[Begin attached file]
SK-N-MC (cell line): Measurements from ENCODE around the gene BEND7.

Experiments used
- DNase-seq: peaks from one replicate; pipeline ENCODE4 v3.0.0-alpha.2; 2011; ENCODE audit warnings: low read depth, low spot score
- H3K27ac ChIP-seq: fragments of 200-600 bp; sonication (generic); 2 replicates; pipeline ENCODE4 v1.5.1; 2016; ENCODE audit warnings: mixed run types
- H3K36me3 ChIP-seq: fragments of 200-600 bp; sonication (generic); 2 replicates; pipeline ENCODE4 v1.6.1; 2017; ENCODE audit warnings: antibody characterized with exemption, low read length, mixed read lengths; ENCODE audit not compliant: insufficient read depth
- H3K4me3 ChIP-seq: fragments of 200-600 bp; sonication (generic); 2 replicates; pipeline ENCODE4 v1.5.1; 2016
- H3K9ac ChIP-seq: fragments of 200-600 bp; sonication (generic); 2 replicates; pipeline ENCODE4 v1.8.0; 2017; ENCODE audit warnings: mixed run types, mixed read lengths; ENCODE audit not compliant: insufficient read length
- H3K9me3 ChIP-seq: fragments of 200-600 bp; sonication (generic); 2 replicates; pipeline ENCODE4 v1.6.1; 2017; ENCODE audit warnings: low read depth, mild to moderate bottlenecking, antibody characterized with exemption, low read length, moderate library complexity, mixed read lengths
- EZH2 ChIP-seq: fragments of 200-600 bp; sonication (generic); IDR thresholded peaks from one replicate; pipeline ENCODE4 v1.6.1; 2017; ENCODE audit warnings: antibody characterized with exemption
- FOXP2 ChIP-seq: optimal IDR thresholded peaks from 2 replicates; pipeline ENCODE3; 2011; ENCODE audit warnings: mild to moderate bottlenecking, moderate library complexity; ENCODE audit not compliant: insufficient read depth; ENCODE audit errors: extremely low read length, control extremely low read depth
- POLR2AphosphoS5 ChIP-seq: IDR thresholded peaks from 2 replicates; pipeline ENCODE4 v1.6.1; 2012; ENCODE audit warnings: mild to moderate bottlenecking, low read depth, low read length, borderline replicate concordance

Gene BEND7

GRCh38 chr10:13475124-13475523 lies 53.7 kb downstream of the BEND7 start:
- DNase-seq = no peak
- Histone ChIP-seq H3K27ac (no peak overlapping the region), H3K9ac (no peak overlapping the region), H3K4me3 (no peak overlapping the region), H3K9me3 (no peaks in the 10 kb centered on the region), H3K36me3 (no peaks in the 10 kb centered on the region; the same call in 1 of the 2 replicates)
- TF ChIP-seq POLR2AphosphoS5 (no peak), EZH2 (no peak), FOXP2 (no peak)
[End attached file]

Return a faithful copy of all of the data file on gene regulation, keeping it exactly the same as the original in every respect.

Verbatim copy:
SK-N-MC (cell line): Measurements from ENCODE around the gene BEND7.

Experiments used
- DNase-seq: peaks from one replicate; pipeline ENCODE4 v3.0.0-alpha.2; 2011; ENCODE audit warnings: low read depth, low spot score
- H3K27ac ChIP-seq: fragments of 200-600 bp; sonication (generic); 2 replicates; pipeline ENCODE4 v1.5.1; 2016; ENCODE audit warnings: mixed run types
- H3K36me3 ChIP-seq: fragments of 200-600 bp; sonication (generic); 2 replicates; pipeline ENCODE4 v1.6.1; 2017; ENCODE audit warnings: antibody characterized with exemption, low read length, mixed read lengths; ENCODE audit not compliant: insufficient read depth
- H3K4me3 ChIP-seq: fragments of 200-600 bp; sonication (generic); 2 replicates; pipeline ENCODE4 v1.5.1; 2016
- H3K9ac ChIP-seq: fragments of 200-600 bp; sonication (generic); 2 replicates; pipeline ENCODE4 v1.8.0; 2017; ENCODE audit warnings: mixed run types, mixed read lengths; ENCODE audit not compliant: insufficient read length
- H3K9me3 ChIP-seq: fragments of 200-600 bp; sonication (generic); 2 replicates; pipeline ENCODE4 v1.6.1; 2017; ENCODE audit warnings: low read depth, mild to moderate bottlenecking, antibody characterized with exemption, low read length, moderate library complexity, mixed read lengths
- EZH2 ChIP-seq: fragments of 200-600 bp; sonication (generic); IDR thresholded peaks from one replicate; pipeline ENCODE4 v1.6.1; 2017; ENCODE audit warnings: antibody characterized with exemption
- FOXP2 ChIP-seq: optimal IDR thresholded peaks from 2 replicates; pipeline ENCODE3; 2011; ENCODE audit warnings: mild to moderate bottlenecking, moderate library complexity; ENCODE audit not compliant: insufficient read depth; ENCODE audit errors: extremely low read length, control extremely low read depth
- POLR2AphosphoS5 ChIP-seq: IDR thresholded peaks from 2 replicates; pipeline ENCODE4 v1.6.1; 2012; ENCODE audit warnings: mild to moderate bottlenecking, low read depth, low read length, borderline replicate concordance

Gene BEND7

GRCh38 chr10:13475124-13475523 lies 53.7 kb downstream of the BEND7 start:
- DNase-seq = no peak
- Histone ChIP-seq H3K27ac (no peak overlapping the region), H3K9ac (no peak overlapping the region), H3K4me3 (no peak overlapping the region), H3K9me3 (no peaks in the 10 kb centered on the region), H3K36me3 (no peaks in the 10 kb centered on the region; the same call in 1 of the 2 replicates)
- TF ChIP-seq POLR2AphosphoS5 (no peak), EZH2 (no peak), FOXP2 (no peak)